GM: I also assume that you’ve been able to steer clear of some of the residual effects of stardom, mainly the enticements that oftentimes fell people in your position ... the whole sex, drugs and rock ’n’ roll thing.
LA: Not really. I’m just like everybody else. I’ve had my moments of, uh, goin’ out of my head. You must understand, what happened to me in 1978 changed my whole life. I have trepidation about even talking about it in the press but, yeah, that was the year I was touched by the holy spirit, God himself. I felt him. When that hit me, I was never the same. Before that, I lived that whole other life. I did all the drugs. The only drug I never did was heroin. So I’m no different.
GM: I understand you have nine children.
LA: Yes, and 13 grandchildren and five great-grandchildren.
GM: Wow, from how many women?
LA: Two. One of ‘em I married twice. She passed away from cancer. I’m 40 years married to my wife now.
GM: I understand you’re friends with Paul Simon. What kind of guy is he?
LA: He’s kind of shy, actually, a real introvert. He’s very open with me, though. He just doesn’t trust a whole lot of people. One time he called me and said he was driving back down from Connecticut and got the idea for a Broadway play that he wanted to talk to me about. It turned out to be “The Capeman” (1998). It didn’t run too long and I wasn’t in it but he did have me come out onstage at his Brooklyn Academy of Music show to reminisce about Brooklyn under a single spotlight that made it look like the glow from a street lamp. We did one song but got a tremendous standing ovation.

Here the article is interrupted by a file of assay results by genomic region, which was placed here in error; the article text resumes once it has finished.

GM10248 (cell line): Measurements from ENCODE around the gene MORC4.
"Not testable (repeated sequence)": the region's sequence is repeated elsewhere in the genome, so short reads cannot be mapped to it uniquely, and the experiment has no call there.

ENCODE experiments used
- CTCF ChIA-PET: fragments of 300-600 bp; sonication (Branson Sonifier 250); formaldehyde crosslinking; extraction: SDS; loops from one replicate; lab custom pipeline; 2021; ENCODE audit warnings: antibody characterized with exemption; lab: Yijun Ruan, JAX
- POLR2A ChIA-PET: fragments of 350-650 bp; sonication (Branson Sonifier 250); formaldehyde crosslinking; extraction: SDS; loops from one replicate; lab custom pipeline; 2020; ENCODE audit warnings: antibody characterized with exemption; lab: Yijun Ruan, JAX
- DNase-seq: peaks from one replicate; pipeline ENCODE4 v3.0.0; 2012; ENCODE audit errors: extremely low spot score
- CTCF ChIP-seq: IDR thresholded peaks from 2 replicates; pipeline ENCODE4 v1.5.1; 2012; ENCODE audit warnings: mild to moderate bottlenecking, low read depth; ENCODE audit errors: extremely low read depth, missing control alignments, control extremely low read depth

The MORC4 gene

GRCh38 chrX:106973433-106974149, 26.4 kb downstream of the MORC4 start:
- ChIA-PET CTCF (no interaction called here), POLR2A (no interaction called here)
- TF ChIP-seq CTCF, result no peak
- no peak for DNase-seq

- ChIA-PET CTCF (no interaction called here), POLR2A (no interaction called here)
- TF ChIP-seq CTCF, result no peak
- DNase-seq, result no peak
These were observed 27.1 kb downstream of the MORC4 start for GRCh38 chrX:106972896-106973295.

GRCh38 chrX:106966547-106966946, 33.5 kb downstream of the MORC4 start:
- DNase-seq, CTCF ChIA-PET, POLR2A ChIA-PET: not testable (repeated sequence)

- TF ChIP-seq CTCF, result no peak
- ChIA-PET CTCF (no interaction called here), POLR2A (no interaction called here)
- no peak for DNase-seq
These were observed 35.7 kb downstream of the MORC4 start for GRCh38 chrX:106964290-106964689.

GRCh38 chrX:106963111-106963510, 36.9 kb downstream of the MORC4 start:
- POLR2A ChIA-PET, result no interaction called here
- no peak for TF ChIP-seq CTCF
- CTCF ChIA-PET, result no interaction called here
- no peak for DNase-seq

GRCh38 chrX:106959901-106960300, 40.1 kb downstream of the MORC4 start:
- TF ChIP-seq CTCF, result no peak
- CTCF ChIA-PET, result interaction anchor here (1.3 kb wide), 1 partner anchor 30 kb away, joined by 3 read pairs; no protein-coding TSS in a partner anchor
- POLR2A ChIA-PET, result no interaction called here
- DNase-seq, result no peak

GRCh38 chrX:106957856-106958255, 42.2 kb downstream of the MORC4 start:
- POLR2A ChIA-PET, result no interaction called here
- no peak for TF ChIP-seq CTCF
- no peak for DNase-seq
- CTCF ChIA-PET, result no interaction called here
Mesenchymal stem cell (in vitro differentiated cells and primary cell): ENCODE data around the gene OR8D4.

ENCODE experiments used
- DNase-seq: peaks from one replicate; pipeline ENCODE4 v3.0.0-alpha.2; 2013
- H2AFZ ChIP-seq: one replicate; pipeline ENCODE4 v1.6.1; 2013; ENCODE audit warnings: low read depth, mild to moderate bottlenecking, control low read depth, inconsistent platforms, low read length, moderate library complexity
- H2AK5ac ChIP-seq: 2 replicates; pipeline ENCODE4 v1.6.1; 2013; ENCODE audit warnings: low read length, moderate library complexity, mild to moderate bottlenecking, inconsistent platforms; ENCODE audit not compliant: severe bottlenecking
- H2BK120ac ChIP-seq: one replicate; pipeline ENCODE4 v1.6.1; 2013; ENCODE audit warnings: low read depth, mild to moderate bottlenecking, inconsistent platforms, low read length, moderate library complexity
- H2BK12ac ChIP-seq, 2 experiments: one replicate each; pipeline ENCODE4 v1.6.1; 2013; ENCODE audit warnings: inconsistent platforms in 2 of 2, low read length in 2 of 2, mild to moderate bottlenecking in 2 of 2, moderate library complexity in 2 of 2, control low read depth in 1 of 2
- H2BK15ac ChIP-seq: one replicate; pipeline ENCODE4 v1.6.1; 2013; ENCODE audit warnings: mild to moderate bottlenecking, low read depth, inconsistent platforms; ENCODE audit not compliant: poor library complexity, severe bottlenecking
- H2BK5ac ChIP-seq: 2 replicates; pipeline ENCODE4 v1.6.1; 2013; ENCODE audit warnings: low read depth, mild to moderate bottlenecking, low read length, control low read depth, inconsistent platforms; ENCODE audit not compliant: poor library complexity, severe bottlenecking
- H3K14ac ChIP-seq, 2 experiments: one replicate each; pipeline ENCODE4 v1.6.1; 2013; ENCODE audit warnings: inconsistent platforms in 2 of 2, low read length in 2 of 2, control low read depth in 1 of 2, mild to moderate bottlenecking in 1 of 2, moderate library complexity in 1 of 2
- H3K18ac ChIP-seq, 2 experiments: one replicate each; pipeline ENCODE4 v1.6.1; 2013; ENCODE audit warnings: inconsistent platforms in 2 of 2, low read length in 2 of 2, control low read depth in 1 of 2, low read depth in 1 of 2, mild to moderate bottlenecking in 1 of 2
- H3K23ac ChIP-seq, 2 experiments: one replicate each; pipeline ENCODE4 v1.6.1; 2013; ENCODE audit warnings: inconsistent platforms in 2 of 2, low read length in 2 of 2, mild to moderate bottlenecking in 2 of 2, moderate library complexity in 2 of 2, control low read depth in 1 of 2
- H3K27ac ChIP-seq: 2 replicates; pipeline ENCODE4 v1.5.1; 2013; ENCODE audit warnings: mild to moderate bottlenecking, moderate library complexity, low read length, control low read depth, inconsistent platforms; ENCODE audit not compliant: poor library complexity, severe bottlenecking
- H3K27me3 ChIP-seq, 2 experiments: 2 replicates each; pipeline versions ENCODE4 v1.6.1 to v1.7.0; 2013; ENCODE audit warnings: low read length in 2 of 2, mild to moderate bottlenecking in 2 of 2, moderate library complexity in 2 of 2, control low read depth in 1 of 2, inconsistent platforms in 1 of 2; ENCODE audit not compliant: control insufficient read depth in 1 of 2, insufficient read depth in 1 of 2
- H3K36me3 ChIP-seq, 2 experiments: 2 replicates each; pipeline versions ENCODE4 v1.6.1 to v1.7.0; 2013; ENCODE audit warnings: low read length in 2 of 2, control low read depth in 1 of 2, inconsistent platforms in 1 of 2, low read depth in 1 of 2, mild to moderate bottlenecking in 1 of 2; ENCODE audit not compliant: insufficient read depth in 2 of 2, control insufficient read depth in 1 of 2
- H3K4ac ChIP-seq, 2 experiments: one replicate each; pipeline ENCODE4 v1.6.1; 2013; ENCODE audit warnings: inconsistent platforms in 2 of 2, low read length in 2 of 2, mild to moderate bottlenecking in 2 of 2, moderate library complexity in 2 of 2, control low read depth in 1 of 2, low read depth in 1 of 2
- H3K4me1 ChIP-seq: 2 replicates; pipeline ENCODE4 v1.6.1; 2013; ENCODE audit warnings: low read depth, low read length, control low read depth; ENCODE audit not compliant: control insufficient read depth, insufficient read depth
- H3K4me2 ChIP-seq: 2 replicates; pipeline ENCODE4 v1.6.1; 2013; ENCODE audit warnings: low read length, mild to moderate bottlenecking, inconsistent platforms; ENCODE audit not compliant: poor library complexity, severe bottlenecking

GM: Paul Simon is one guy who loves doo-wop. One of my favorite Paul Simon songs of all-time is a tune off his underappreciated “Hearts And Bones” album called “Rene and Georgette Magritte With Their Dog After The War” where he writes how they “returned to their hotel suite and they unlocked the door easily losing their evening clothes/They danced by the light of the moon to The Penguins, The Moonglows, The Orioles, The Five Satins, the deep forbidden music they’d been longing for.” Who are some of your other show biz friends?
LA: Bobby Darin (1936-1973), Billy Joel and Paul Shaffer. We all used to hang around the Brill Building offices at 1619 Broadway where all the songwriters would try to hawk their songs.
GM: You were inducted into the Rock and Roll Hall Of Fame in 2009.
LA: Well, we have sold 32 million records worldwide. We never got a Grammy Award because when we first started there was no Grammys. But that was some night. We went in with Bobby Womack, Run-D.M.C., Metallica and Jeff Beck. I had all my kids and grandchildren with me. Paul (Shaffer) was instrumental in helping me get inducted. We also performed at the Hall’s 20th Anniversary show at his insistence. I’ve had artists like The Four Tops and The Temptations come up to me and tell me that my music directly influenced their decision to do more pop-oriented material, and they thanked me for it. They learned from me just like I learned from Nat King Cole. Billy Joel invited me to Madison Square Garden one time. I was sitting right up front when he said, “Ladies and gentlemen, my idol is in the audience tonight. Little Anthony, please take a bow!” And with that, he starts singing “Tears On My Pillow.” I swear, I felt like crying.
GM: Why are you “Little” Anthony? You’re hardly little. Why aren’t you just Anthony Gourdine?
LA: Oh, I used to hate that “Little” in front of my name! I’m 5 feet, 9 inches. But Alan Freed gave it to me. One time some radio guy thought I was a girl when he heard me sing. Freed said, “That ain’t a girl. He’s just little.” And it stuck. Little Richard is 6-feet tall. Did you know that?
GM: How are The Imperials doing?
LA: Ain’t but one left alive and that’s Ernest Wright.
GM: So what’s in store for you in the near future?
LA: I’m doing a show with Darlene Love in Virginia and there’s talk about it becoming a tour. I wouldn’t mind Bobby Rydell joining that tour because he still has the pipes. Maybe Chubby Checker. He does a 75-minute show that has people standing and wanting more.